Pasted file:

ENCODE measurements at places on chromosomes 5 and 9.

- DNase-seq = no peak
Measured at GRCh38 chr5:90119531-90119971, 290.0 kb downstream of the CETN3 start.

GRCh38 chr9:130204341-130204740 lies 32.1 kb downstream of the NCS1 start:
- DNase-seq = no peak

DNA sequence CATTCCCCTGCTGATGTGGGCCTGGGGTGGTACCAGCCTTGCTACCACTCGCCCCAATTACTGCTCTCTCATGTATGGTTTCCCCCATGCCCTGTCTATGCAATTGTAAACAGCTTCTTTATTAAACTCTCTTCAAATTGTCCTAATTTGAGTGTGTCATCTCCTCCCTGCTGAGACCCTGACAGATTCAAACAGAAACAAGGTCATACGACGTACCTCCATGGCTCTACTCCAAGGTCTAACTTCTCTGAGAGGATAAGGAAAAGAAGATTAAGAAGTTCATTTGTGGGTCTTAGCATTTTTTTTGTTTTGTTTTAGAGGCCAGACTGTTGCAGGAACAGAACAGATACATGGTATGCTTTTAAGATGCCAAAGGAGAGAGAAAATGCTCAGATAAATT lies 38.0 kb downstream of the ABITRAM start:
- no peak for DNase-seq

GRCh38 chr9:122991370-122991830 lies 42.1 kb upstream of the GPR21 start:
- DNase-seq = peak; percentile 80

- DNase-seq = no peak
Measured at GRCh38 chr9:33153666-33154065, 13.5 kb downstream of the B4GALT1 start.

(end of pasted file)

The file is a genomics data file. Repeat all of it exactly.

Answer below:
ENCODE measurements at places on chromosomes 5 and 9.

- DNase-seq = no peak
Measured at GRCh38 chr5:90119531-90119971, 290.0 kb downstream of the CETN3 start.

GRCh38 chr9:130204341-130204740 lies 32.1 kb downstream of the NCS1 start:
- DNase-seq = no peak

DNA sequence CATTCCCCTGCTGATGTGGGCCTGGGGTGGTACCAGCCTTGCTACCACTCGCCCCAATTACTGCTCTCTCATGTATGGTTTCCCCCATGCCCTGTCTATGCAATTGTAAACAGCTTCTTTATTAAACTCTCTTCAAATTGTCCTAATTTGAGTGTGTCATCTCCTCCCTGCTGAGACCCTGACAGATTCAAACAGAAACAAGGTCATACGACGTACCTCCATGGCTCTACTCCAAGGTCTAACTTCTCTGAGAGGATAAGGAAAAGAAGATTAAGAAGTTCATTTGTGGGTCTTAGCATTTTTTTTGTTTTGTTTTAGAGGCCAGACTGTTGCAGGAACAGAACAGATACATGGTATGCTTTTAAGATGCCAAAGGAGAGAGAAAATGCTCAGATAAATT lies 38.0 kb downstream of the ABITRAM start:
- no peak for DNase-seq

GRCh38 chr9:122991370-122991830 lies 42.1 kb upstream of the GPR21 start:
- DNase-seq = peak; percentile 80

- DNase-seq = no peak
Measured at GRCh38 chr9:33153666-33154065, 13.5 kb downstream of the B4GALT1 start.